Understanding Digital Engineering with Comic Books

There is an art to the transfer of understanding, and the transfer sequence is crucial.

 

At its core, digital engineering helps get ideas from one mind to another mind with minimum effort and maximum integrity. That means quickly relaying a comprehensive concept. 

However, that's the ideal. The reality is many organizations spend a lot of time getting concepts into some kind of model, which must be translated into another model, never quite managing to achieve common data, a common language, or the ultimate digital transformation objective.

For example, a great idea for a chair begins and needs to get to engineering and manufacturing without losing elements in translation. Time and money are spent describing the chair into the latest modeling tool.

The model is sent to engineering to make sure it is structurally sound, but engineering uses a different model and even a different vocabulary. Time is spent to get on the same page, and a new model is delivered to manufacturing, creating another model and incompatible data set.

In his book, Understanding Comics, Scott McCloud unpacks why comics work. Comics “relay a vision from the mind of the creator to the minds of an audience through a particular form,” McCloud writes, “which relies on the interplay of the creative and viewing processes.” So, this means the chair idea goes from the designer's mind to paper to engineering’s eyes and then to engineering's mind.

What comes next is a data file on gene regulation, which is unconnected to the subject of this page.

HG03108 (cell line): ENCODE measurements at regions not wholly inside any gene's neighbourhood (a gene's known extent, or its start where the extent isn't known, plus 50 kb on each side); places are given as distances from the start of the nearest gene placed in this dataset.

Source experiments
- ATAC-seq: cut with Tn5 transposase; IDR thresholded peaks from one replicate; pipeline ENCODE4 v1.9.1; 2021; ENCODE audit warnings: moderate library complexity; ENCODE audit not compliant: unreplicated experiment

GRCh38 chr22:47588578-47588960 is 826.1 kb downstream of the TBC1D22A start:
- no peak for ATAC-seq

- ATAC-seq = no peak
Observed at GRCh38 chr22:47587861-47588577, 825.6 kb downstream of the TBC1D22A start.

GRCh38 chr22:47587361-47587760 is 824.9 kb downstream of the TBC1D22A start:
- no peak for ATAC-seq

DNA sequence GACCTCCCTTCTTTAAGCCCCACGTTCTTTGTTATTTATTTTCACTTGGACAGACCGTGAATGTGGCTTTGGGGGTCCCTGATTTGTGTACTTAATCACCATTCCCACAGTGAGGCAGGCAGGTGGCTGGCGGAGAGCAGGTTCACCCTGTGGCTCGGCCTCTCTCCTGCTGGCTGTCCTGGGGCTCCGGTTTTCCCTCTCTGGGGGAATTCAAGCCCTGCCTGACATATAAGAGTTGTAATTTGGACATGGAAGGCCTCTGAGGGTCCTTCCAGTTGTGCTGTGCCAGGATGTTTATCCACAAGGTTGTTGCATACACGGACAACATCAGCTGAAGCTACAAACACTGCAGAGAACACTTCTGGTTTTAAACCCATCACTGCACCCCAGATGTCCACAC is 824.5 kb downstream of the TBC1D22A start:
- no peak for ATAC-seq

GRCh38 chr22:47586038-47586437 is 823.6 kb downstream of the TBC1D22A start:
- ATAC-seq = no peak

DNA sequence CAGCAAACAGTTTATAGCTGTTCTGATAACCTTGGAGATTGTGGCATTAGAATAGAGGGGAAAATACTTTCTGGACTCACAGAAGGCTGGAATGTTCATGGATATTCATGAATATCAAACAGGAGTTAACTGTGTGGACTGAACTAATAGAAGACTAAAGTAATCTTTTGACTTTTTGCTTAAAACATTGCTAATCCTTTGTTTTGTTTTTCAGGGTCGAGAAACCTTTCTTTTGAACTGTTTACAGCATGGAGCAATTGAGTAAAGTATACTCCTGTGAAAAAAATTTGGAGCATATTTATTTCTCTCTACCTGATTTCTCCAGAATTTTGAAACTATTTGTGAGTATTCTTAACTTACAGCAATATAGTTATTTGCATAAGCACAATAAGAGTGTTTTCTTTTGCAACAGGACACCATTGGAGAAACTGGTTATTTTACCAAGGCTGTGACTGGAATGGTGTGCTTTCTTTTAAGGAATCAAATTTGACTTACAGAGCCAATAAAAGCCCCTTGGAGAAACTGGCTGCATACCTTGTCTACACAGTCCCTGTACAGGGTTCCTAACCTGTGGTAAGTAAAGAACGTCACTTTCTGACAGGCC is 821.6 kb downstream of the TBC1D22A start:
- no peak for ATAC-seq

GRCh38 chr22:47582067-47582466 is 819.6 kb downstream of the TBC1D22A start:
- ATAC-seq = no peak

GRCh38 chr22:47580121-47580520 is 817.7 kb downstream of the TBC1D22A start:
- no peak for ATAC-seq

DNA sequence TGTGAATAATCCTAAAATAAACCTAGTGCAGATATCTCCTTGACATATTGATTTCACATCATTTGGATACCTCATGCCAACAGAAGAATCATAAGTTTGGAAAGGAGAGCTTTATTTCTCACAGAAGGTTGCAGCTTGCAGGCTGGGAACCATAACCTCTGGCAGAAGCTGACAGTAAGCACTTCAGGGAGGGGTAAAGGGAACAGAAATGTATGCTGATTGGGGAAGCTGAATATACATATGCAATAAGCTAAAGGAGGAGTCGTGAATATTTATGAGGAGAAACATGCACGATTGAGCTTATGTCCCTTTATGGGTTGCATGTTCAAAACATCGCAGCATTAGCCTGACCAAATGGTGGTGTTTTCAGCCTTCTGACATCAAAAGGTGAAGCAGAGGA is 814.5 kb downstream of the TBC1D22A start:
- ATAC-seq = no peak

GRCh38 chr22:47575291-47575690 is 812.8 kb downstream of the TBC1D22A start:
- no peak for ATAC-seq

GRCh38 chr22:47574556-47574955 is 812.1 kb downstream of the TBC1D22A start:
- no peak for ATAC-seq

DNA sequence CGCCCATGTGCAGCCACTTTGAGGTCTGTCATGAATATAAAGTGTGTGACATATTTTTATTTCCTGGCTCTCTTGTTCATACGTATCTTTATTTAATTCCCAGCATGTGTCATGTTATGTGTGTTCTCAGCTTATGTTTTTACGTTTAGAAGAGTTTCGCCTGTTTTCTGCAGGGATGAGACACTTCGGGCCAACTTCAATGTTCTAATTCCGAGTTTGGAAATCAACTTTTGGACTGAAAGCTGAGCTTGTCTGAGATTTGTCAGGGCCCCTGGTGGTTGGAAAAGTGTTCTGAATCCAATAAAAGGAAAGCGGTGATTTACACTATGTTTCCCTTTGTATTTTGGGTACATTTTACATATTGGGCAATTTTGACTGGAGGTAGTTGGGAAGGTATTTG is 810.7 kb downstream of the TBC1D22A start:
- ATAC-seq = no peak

There is an art to the transfer of understanding in digital engineering, and the sequence of the transfer is crucial. McCloud defines a comic as a “juxtaposed pictorial and other images in deliberate sequence intended to convey information and/or to produce an aesthetic response in the viewer.”

In the transformed enterprise, juxtaposed pictorial (figures) and other images (diagrams, words, equations) drive information presentation. Digital artifacts have deliberate relationships (e.g., trace, decompose, allocate) to each other and are hyper-dimensional compared to the single dimension of a sequence.

The intent of artifacts is to convey information and produce an aesthetic response or knowledge transfer in the audience. Properly knowledge transfer needs to be deliberate.

McCloud lays out a sequence for an effective comic ending with the production and visual elements we associate with the craft. Too often organizations jump straight to this final step and work backward when trying to enact digital transformation.

Whether it is a comic or satellite constellation, skilled practitioners help translate intent into understanding.

 

FURTHER READING: Digital engineering is crucial for the space domain